Mittal wants Arcelor to resume talks
Mittal scored another point when EU competition regulators granted a conditional clearance to its bid.india Updated: Jun 03, 2006 12:25 IST
Mittal Steel, the world's largest steelmaker, pressured its takeover target Arcelor to discuss a friendly deal by giving its business plan to the Luxembourg-based group.
Arcelor had said that Chairman Joseph Kinsch ended secret contacts with steel tycoon Lakshmi Mittal on the grounds that the Indian-born billionaire had refused to disclose his company's business plan to Arcelor.
Mittal's announcement comes as Arcelor faces a possible shareholder revolt after unveiling a 13 billion euro ($16.6 billion) deal with a white knight, Russian steelmaker Severstal.
"They have now the business plan at their disposal," Mittal Steel Chief Executive for Europe Roeland Baan said on Friday.
Arcelor says it needs Mittal's business plan to estimate the value of its would-be suitor's shares.
The world's two biggest steelmakers have been involved in a war of words since late January over Mittal's plans to acquire the European multinational and forge an industry giant with control of 10 per cent of the global steel market.
Mittal also scored another point Friday when it got the blessing of the European competition regulators and was granted a conditional clearance to its proposed bid.
The decision had no impact on investors, because with or without permission Mittal was obliged to pay shareholders who accepted the offer.
To address the European Commission's concerns, Mittal has agreed to sell two Arcelor heavy and medium section steel mills in Germany and Italy and its own section and bar mill in Poland.
Some Arcelor shareholders have protested that they have little say in the deal with Severstal, which would give the Russian firm's majority owner and chairman Alexei Mordashov 32.2 per cent of the combined company.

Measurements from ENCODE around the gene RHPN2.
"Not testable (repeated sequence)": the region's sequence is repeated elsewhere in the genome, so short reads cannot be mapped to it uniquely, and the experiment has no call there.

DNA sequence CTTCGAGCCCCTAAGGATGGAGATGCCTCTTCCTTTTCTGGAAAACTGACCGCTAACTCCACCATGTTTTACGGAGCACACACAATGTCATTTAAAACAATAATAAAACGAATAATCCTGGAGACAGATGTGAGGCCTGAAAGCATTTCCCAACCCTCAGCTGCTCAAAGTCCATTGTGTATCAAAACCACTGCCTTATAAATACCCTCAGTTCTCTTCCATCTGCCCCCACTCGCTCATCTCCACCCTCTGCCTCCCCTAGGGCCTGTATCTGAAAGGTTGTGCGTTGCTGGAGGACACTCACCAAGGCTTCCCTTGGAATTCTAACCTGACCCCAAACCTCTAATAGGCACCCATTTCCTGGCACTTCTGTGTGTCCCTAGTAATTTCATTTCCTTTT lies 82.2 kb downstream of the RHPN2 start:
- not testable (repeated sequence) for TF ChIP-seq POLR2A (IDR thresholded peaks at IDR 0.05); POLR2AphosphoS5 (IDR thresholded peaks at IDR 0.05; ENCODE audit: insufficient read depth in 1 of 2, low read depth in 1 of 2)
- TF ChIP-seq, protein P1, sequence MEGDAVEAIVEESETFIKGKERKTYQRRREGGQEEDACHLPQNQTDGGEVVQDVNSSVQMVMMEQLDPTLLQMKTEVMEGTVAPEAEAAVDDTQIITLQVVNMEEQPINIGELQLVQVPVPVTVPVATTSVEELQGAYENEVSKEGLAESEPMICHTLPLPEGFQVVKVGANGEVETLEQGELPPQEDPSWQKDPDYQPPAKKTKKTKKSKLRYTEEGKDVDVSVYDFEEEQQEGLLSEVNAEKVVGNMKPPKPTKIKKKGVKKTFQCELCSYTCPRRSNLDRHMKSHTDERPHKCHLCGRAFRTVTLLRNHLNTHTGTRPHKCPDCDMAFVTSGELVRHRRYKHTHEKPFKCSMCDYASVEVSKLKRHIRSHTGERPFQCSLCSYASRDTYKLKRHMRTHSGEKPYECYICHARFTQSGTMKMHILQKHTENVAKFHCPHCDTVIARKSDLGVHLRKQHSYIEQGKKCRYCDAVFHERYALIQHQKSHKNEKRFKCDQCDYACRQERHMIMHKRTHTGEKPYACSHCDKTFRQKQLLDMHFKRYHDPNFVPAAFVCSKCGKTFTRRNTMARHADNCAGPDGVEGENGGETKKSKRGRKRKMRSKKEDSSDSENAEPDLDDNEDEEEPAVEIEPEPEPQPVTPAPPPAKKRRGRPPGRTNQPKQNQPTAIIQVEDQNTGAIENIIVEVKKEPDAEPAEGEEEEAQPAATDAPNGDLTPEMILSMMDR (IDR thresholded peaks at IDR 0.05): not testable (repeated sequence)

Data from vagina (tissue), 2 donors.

Mittal, whose financial adviser Goldman Sachs has helped Arcelor minority shareholders unite their efforts, said on Wednesday rebel investors representing roughly 30 percent of the capital would call a shareholders meeting on the Severstal deal.
Arcelor Chief Executive Guy Dolle said on Thursday the company's board would meet shortly to discuss how to answer its disgruntled shareholders.
Shareholder groups said they were considering legal action to get a standard merger procedure for the Severstal deal or force Mordashov to bid for the whole company.
But the Russian group said the Luxembourg financial regulator had given it assurances that it would not be forced into a mandatory offer for Arcelor if it stuck to the current deal structure.
The financial watchdog confirmed this in a statement issued after market close Friday.
The governments of Spain, Luxembourg and France had raised concerns over Mittal's bid, but have progressively softened to a neutral stance.
"You will not hear me say that I have a preference for one or another deal," French Finance Minister Thierry Breton told a news conference on Friday.